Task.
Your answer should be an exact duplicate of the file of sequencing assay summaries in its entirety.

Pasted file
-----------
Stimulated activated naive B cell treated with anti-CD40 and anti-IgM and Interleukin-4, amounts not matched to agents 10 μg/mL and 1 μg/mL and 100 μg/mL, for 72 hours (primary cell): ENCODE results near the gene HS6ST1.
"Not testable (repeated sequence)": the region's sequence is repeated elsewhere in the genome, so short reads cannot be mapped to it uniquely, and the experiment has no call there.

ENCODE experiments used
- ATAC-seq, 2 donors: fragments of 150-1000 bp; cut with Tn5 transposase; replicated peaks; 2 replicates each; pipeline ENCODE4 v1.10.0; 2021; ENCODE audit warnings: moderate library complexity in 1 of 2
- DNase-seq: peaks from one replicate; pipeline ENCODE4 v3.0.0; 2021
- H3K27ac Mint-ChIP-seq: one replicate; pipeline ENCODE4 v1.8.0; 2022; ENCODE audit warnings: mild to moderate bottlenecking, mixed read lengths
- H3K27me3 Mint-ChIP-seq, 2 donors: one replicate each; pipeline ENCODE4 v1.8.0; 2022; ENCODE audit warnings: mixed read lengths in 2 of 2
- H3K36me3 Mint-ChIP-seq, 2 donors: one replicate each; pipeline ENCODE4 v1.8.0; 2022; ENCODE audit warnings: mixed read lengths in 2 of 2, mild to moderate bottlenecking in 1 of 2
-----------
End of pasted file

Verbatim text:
Stimulated activated naive B cell treated with anti-CD40 and anti-IgM and Interleukin-4, amounts not matched to agents 10 μg/mL and 1 μg/mL and 100 μg/mL, for 72 hours (primary cell): ENCODE results near the gene HS6ST1.
"Not testable (repeated sequence)": the region's sequence is repeated elsewhere in the genome, so short reads cannot be mapped to it uniquely, and the experiment has no call there.

ENCODE experiments used
- ATAC-seq, 2 donors: fragments of 150-1000 bp; cut with Tn5 transposase; replicated peaks; 2 replicates each; pipeline ENCODE4 v1.10.0; 2021; ENCODE audit warnings: moderate library complexity in 1 of 2
- DNase-seq: peaks from one replicate; pipeline ENCODE4 v3.0.0; 2021
- H3K27ac Mint-ChIP-seq: one replicate; pipeline ENCODE4 v1.8.0; 2022; ENCODE audit warnings: mild to moderate bottlenecking, mixed read lengths
- H3K27me3 Mint-ChIP-seq, 2 donors: one replicate each; pipeline ENCODE4 v1.8.0; 2022; ENCODE audit warnings: mixed read lengths in 2 of 2
- H3K36me3 Mint-ChIP-seq, 2 donors: one replicate each; pipeline ENCODE4 v1.8.0; 2022; ENCODE audit warnings: mixed read lengths in 2 of 2, mild to moderate bottlenecking in 1 of 2